The Tate Modern privacy case and other recent legal proceedings have resulted in precedents architects will need to be aware of, says Eleanor Jolliffe
I’ve never read a legal judgement before – not in full. Part III led to some skimming of significant pieces of case law but I would be lying if I said they were actually read. However, a barrister friend assured me that the Tate Gallery judgement was worth a read. So, both out of professional interest and general neighbourly nosiness (I work in SE1) I read it through.
For those who haven’t kept up with this it is the case brought against the Tate by several residents of Richard Rogers’ Neo Bankside development over the intrusion into their privacy from the gallery’s 10th-floor public viewing gallery. Justice Mann recently found in favour of the Tate.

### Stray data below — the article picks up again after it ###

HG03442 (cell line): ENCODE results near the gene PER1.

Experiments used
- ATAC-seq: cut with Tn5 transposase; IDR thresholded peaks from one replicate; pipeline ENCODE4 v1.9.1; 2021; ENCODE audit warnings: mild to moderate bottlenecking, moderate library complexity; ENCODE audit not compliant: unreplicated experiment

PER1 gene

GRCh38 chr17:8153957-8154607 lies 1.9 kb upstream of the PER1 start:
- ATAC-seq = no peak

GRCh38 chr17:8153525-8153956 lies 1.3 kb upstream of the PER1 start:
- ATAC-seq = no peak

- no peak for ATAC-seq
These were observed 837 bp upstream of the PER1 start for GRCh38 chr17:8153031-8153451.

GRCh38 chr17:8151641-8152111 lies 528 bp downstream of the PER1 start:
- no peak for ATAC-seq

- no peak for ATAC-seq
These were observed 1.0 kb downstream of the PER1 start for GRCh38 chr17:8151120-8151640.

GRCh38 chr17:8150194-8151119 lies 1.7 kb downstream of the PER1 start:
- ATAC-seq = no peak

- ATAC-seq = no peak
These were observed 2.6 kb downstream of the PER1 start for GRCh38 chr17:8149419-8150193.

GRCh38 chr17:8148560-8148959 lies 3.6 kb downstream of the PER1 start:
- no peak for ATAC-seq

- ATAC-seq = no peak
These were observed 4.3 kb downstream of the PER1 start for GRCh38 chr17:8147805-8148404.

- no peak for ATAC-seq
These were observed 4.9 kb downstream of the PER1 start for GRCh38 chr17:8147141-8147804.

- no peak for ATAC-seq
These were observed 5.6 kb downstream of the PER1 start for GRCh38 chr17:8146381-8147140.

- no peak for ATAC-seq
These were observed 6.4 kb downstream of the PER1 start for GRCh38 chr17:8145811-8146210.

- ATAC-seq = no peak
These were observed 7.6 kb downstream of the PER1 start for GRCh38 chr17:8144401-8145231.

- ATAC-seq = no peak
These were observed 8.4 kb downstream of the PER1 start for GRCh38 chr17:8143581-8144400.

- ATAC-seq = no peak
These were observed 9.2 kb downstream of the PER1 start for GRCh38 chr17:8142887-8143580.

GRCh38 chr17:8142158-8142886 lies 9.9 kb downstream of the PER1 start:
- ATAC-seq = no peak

Firstly, my friend was right: it is worth a read. There are moments of pure sass that I was not expecting from a legal document – my favourite of which must be: “She has been the director of the Tate Modern since 2016… Her evidence seemed to give the gallery a degree of artistic and social importance that some might think was over-stated, but little turns on whether that is right or not.”
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